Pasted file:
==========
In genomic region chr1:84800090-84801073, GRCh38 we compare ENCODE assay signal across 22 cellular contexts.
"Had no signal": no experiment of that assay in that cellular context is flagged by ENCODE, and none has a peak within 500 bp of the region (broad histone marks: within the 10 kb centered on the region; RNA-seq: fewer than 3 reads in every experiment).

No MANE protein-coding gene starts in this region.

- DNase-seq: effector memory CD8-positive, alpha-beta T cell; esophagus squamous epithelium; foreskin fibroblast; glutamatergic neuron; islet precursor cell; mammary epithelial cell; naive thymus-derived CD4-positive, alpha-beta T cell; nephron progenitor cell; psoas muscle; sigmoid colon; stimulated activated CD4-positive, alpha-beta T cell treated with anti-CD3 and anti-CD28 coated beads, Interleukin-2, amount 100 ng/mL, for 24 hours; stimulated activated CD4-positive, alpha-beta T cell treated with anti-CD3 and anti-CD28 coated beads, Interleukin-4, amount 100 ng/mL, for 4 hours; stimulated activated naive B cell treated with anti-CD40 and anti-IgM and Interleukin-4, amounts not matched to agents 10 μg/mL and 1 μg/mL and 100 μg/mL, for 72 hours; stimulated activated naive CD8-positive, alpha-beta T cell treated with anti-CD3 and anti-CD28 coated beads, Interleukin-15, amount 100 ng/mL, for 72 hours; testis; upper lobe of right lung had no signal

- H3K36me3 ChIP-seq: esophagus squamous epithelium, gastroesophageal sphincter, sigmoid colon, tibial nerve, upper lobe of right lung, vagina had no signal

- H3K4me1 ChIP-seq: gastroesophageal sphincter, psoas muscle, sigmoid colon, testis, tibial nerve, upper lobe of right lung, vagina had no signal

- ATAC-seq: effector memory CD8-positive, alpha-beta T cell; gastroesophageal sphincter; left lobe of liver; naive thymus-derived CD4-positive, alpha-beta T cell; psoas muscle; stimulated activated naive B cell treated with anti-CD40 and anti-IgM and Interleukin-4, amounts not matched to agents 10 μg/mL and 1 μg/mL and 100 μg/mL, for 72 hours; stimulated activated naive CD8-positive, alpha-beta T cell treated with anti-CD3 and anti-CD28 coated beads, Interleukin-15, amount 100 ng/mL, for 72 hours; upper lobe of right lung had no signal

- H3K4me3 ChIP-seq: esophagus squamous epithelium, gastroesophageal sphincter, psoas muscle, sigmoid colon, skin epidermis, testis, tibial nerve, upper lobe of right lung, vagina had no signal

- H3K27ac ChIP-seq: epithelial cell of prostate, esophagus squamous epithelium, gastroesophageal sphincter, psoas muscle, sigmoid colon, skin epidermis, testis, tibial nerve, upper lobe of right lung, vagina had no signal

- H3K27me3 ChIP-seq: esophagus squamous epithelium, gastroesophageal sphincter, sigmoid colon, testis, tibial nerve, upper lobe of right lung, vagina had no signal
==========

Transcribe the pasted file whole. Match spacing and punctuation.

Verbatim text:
In genomic region chr1:84800090-84801073, GRCh38 we compare ENCODE assay signal across 22 cellular contexts.
"Had no signal": no experiment of that assay in that cellular context is flagged by ENCODE, and none has a peak within 500 bp of the region (broad histone marks: within the 10 kb centered on the region; RNA-seq: fewer than 3 reads in every experiment).

No MANE protein-coding gene starts in this region.

- DNase-seq: effector memory CD8-positive, alpha-beta T cell; esophagus squamous epithelium; foreskin fibroblast; glutamatergic neuron; islet precursor cell; mammary epithelial cell; naive thymus-derived CD4-positive, alpha-beta T cell; nephron progenitor cell; psoas muscle; sigmoid colon; stimulated activated CD4-positive, alpha-beta T cell treated with anti-CD3 and anti-CD28 coated beads, Interleukin-2, amount 100 ng/mL, for 24 hours; stimulated activated CD4-positive, alpha-beta T cell treated with anti-CD3 and anti-CD28 coated beads, Interleukin-4, amount 100 ng/mL, for 4 hours; stimulated activated naive B cell treated with anti-CD40 and anti-IgM and Interleukin-4, amounts not matched to agents 10 μg/mL and 1 μg/mL and 100 μg/mL, for 72 hours; stimulated activated naive CD8-positive, alpha-beta T cell treated with anti-CD3 and anti-CD28 coated beads, Interleukin-15, amount 100 ng/mL, for 72 hours; testis; upper lobe of right lung had no signal

- H3K36me3 ChIP-seq: esophagus squamous epithelium, gastroesophageal sphincter, sigmoid colon, tibial nerve, upper lobe of right lung, vagina had no signal

- H3K4me1 ChIP-seq: gastroesophageal sphincter, psoas muscle, sigmoid colon, testis, tibial nerve, upper lobe of right lung, vagina had no signal

- ATAC-seq: effector memory CD8-positive, alpha-beta T cell; gastroesophageal sphincter; left lobe of liver; naive thymus-derived CD4-positive, alpha-beta T cell; psoas muscle; stimulated activated naive B cell treated with anti-CD40 and anti-IgM and Interleukin-4, amounts not matched to agents 10 μg/mL and 1 μg/mL and 100 μg/mL, for 72 hours; stimulated activated naive CD8-positive, alpha-beta T cell treated with anti-CD3 and anti-CD28 coated beads, Interleukin-15, amount 100 ng/mL, for 72 hours; upper lobe of right lung had no signal

- H3K4me3 ChIP-seq: esophagus squamous epithelium, gastroesophageal sphincter, psoas muscle, sigmoid colon, skin epidermis, testis, tibial nerve, upper lobe of right lung, vagina had no signal

- H3K27ac ChIP-seq: epithelial cell of prostate, esophagus squamous epithelium, gastroesophageal sphincter, psoas muscle, sigmoid colon, skin epidermis, testis, tibial nerve, upper lobe of right lung, vagina had no signal

- H3K27me3 ChIP-seq: esophagus squamous epithelium, gastroesophageal sphincter, sigmoid colon, testis, tibial nerve, upper lobe of right lung, vagina had no signal